Researchers worked to prevent the progression of COVID-19 early on.
Rhode Island Hospital is one of 30 test sites nationally.
This research centers around using a century-old technology: convalescent plasma.
Right now, it’s being used as a treatment in the hospital setting for some of our sickest COVID-19 patients.
"We know that the convalescent plasma with antibodies from people that are recovered is very effective the earlier it's given,” said Dr. David Sullivan, a researcher at Johns Hopkins Bloomberg School of Public Health. “We got permission from the FDA to do a randomized clinical trial in an outpatient setting."
Sullivan says they branched out across the country to test this.
Rhode Island Hospital in Providence, one of the sites that got the nod.
"We do believe that it may be most effective actually if it's given early in the course of the disease,” said Dr. Adam Levine, an emergency medicine physician at Rhode Island Hospital who’s leading the investigation locally.
"We are enrolling people who are recently infected with COVID-19, people who are in the first week of symptoms so most of those people are not that sick yet but some of them will go on to be very ill and may die and we're hoping we can prevent that from happening,” said Levine.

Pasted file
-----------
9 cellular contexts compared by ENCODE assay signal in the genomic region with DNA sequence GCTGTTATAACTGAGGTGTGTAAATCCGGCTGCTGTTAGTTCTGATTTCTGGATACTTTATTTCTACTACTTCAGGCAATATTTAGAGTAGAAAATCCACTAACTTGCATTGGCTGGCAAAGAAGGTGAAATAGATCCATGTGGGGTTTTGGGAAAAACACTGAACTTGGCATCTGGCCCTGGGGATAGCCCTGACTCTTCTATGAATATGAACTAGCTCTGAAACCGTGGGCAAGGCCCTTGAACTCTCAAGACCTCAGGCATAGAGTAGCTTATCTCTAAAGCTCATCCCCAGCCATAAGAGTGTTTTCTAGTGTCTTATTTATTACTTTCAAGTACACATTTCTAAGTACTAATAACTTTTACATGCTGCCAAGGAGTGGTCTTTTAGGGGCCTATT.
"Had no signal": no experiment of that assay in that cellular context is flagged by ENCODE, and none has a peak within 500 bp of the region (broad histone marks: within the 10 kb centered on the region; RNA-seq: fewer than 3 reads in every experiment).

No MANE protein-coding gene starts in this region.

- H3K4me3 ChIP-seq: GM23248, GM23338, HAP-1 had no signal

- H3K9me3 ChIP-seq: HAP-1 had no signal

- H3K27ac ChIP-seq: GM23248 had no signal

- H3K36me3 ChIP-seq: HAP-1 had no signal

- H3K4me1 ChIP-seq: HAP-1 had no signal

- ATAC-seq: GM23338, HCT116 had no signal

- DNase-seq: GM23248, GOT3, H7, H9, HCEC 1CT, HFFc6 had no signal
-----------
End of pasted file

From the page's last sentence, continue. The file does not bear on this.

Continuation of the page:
"We have an infection prevention, mainly household contact, family members of people that are newly positive who are asymptomatic and test negative. So we're trying to see if we can prevent infection,” said Sullivan.
This plasma will be thoroughly tested for viruses and bacteria.
"And it's tested, and this is very important, to make sure that it has really high levels of the antibodies against coronavirus because we want to make sure it's effective,” said Levine. "If we can essentially neutralize the virus early in the course of the disease, we hope we can avoid some of these longer-term complications that come from the virus hanging out in our body for a really long time."
Rhode Island hospital is enrolling now. The only other site in New England enrolling for this clinical trial is UMass Medical Center in Worcester.
This study is being funded by the National Institutes of Health and the Department of Defense.
There are two numbers to call.
For Rhode Island Hospital Research line: 401-444-3813.
For the national hotline: 888-506-1199.